Maine’s home-sales market has been cooling off in recent months, but real estate experts now say it’s warmed up a few degrees.

The state’s lack of inventory, coupled with high demand, is pushing prices up. Buyers are competing against multiple offers and once again pulling out all the stops – offering more than the asking price, waiving inspections and appraisal contingencies, and writing letters.

One real estate agent said a house in Brunswick listed at $425,000 received 17 offers, all for more than that sum. Another agent said a multiunit in Portland sold for $300,000 over asking.

Fewer than 800 homes changed hands in April, representing a decline of more than 30% from the total in April 2022, according to data from the Maine Association of Realtors.

However, the statewide median sales price for homes sold last month was $367,500, a 6.21% increase over the price in April 2022, and an 8.9% increase from March 2023. 

The median is the price at which half the homes sold for more money and half sold for less.


Maine houses were on the market for an average of nine days last month, down from 16 days in March. In Cumberland and York counties, homes were on the market for less than a week.


The spring housing market loosened some of the inventory squeezes of the last few months; the number of homes for sale in April increased 10% from March. But the additional supply wasn’t enough to keep up with demand. 

Last month there were just under 2,300 homes on the market. In April 2019, there were 7,100. 

Maine is still seeing significant numbers of out-of-state buyers who are offering cash, said Tom Landry, broker/owner at Benchmark Real Estate in Portland.

More people are looking for homes and many existing homeowners, who refinanced when the interest rates plummeted, are choosing to stay put. Those factors, coupled with the continued in-migration, is “a recipe for an affordability crisis,” Landry said. 


In Cumberland and York counties, the median home price in April was $525,000, 41% higher than the statewide median. “That’s mind-blowing,” Landry said. 

“Buyers are actively searching, and many are not finding homes that are suitable for their needs and within their budgets,” said Carmen McPhail, president of the Maine Association of Realtors. 

McPhail, who is also a broker with United Country Lifestyle Properties of Maine, said last month’s numbers reinforce the need for more available inventory and more new home construction.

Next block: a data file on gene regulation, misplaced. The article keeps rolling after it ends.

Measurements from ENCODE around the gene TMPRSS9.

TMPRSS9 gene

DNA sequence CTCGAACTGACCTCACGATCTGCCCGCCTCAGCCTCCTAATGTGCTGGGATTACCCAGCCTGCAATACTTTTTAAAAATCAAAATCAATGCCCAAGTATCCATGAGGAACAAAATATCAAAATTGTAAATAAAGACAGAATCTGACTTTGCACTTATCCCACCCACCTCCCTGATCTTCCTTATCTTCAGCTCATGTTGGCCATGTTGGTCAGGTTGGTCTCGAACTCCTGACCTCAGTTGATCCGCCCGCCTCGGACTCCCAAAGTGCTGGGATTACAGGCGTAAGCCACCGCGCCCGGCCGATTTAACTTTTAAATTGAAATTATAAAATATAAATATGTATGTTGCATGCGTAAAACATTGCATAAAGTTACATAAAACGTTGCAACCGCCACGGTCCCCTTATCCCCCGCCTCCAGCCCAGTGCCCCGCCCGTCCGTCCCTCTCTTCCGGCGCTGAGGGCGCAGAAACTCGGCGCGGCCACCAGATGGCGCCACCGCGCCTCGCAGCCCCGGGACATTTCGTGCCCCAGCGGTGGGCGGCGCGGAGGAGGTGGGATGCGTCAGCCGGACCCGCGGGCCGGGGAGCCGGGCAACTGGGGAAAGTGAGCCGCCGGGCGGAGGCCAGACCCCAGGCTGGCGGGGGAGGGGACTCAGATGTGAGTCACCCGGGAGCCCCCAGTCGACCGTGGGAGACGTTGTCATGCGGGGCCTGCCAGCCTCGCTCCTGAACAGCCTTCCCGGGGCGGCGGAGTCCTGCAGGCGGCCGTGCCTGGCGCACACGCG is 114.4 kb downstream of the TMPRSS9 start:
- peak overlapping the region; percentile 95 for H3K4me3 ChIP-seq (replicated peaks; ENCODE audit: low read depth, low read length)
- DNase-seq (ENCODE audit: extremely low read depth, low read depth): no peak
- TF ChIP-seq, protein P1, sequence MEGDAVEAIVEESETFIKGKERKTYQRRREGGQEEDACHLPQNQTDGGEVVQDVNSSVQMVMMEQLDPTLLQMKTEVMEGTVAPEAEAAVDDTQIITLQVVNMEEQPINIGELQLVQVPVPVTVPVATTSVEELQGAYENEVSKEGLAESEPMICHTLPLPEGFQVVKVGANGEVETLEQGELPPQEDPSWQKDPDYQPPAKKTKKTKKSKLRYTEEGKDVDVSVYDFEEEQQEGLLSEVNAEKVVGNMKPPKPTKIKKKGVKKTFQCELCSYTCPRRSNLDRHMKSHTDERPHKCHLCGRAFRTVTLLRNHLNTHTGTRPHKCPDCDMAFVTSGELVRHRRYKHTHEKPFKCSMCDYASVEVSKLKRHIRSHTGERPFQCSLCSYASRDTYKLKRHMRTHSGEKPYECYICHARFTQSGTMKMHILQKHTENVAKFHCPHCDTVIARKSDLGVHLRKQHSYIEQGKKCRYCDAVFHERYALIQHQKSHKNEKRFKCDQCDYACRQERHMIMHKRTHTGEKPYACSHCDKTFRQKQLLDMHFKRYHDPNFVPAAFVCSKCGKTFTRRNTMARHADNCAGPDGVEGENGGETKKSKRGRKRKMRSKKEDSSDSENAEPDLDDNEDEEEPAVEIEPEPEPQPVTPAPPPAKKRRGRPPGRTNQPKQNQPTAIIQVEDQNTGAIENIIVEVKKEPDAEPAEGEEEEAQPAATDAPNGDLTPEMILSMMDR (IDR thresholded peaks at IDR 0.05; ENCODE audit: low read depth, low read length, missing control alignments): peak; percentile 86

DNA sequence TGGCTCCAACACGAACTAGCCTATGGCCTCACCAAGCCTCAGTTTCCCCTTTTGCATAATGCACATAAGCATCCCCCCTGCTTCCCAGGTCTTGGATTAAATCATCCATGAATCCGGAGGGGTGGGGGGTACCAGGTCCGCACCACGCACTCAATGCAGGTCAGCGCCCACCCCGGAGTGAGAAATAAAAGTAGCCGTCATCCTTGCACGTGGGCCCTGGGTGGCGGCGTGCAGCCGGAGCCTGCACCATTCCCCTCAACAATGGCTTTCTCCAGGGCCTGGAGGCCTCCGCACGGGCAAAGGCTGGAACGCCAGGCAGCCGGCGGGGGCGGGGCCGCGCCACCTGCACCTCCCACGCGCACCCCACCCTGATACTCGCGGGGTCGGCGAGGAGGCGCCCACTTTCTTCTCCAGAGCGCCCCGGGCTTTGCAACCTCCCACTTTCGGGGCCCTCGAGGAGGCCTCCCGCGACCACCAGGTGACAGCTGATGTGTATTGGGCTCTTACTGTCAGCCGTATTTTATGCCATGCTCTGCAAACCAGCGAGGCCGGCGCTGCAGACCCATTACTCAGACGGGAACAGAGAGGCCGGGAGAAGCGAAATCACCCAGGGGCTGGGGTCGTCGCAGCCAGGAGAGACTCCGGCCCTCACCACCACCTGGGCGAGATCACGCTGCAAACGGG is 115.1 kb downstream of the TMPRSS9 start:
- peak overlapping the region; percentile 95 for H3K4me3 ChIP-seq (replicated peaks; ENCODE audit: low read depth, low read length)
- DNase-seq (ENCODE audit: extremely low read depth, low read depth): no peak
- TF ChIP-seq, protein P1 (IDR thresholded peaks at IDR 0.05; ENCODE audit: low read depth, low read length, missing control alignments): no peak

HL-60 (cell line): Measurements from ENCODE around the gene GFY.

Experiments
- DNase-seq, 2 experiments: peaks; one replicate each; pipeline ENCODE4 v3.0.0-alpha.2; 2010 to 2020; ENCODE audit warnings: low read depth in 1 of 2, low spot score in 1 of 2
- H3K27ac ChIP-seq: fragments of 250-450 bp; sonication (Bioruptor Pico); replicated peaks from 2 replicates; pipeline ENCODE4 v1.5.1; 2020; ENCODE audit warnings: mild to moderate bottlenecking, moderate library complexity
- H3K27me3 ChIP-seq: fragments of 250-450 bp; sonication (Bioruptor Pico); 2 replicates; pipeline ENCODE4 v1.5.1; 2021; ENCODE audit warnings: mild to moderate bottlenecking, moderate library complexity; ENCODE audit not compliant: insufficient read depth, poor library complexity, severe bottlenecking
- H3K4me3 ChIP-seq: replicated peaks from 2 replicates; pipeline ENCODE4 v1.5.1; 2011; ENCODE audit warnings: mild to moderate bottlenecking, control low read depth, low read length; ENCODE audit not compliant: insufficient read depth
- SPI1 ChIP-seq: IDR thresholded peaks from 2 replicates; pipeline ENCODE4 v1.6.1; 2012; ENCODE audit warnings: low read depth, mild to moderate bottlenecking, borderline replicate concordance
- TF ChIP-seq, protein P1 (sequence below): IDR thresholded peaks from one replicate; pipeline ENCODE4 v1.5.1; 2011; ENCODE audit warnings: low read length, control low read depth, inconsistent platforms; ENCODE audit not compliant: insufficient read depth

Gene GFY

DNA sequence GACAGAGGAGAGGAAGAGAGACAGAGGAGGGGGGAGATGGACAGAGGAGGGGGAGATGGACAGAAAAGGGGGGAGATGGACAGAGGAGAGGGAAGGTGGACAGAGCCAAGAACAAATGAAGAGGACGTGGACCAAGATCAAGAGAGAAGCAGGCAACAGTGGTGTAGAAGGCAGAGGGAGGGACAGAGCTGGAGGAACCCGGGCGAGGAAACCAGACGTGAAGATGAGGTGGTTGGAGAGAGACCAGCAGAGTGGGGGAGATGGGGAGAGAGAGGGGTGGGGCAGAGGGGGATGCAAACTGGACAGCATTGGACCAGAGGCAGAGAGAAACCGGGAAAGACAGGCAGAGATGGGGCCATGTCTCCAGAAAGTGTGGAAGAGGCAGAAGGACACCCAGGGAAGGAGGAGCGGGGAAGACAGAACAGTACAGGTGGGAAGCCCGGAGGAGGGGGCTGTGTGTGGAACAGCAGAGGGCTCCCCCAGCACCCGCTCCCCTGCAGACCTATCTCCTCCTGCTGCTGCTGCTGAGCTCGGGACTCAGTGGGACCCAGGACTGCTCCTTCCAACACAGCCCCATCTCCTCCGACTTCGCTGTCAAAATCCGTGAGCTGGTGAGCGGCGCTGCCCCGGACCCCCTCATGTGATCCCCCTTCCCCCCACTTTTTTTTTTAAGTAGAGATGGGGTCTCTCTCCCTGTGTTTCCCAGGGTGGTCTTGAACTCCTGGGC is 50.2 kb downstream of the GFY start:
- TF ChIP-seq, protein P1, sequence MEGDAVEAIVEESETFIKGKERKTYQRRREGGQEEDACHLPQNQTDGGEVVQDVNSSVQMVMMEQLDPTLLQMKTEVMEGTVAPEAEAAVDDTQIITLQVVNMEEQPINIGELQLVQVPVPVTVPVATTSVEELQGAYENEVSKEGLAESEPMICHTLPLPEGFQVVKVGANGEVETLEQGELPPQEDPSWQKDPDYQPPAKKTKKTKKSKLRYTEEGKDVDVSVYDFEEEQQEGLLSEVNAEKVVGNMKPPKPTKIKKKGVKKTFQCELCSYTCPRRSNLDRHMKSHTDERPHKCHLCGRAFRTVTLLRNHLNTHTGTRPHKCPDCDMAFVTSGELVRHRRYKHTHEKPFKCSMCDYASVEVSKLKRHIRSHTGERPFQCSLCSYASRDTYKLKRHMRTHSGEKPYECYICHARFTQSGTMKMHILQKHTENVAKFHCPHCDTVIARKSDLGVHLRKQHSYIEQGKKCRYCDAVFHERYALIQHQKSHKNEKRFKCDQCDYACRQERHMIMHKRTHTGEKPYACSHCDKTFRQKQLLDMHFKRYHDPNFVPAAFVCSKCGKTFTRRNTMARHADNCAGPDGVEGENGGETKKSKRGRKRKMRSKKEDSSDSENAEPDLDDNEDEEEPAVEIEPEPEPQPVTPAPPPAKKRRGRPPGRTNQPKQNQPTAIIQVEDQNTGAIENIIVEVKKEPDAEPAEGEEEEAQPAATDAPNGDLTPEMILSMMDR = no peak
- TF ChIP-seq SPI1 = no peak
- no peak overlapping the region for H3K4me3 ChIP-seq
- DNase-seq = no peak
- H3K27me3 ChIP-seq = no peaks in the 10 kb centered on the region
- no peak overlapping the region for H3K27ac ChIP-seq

Landry said the conversations are happening, but not fast enough. 

“We can’t have incremental changes in a crisis,” he said. 

Holly Mitchell, a broker with Keller Williams in Portland, said she’s noticed a “decoupling” from the national trends. In other states, there’s enough inventory that some homes are able to sit on the market for longer. But in Maine, there just isn’t enough housing stock.


As of Thursday, there were no newly constructed single-family homes for sale under $400,000 in York or Sagadahoc counties. There were four in Cumberland County and two in Androscoggin County.

Nationally, sales fell 22.4% from April 2022, and prices fell by 2.1% to a median of $393,300, according to the National Association of Realtors. April was the third straight month of declining year-over-year prices.  

In New England, home sales fell 24% last month from the year before, but prices rose 2.8% to $422,700.

Lawrence Yun, chief economist for the National Association of Realtors, said that multiple-offer situations have returned, following a winter lull. 

“Home sales are bouncing back and forth but remain above recent cyclical lows,” he said. “The combination of job gains, limited inventory, and fluctuating mortgage rates over the last several months have created an environment of push-pull housing demand.” 

According to mortgage buyer Freddie Mac, the 30-year fixed-rate mortgage averaged 6.35% as of May 11, up from 6.27% a month ago. 


Properties across the country remained on the market for much longer in April than those in Maine – 22 days, although that period is down from 29 days in March. 


The situation isn’t hopeless for prospective buyers. 

Prices may be rising on average, but there has been some downward movement. Six Maine counties saw prices decrease in the three months ending April 30, compared to the same period last year. Prices in York County were nearly flat, with just a 0.01% increase.

The Maine Association of Realtors also looks at three-month data in county-by-county comparisons to get a larger sample size of sale transactions, though those numbers will likely rise in the coming months as data from the spring and summer markets are reflected.

Landry and Mitchell said buyers who are willing to put in a little “sweat equity” and buy a fixer-upper tend to have better luck, and they’ve both seen interest spreading farther outside the Portland area as people are being priced out of more southern and coastal parts of the state.

“Lisbon is the new Westbrook,” Mitchell said. 

Prices are often a little softer and there are generally fewer bidding wars in rural areas. 

May and June are two of the “best” months to list a house, so Landry said there may be a “glimmer of hope” in the next few months for people who are willing to look inland and wait out the summer. 

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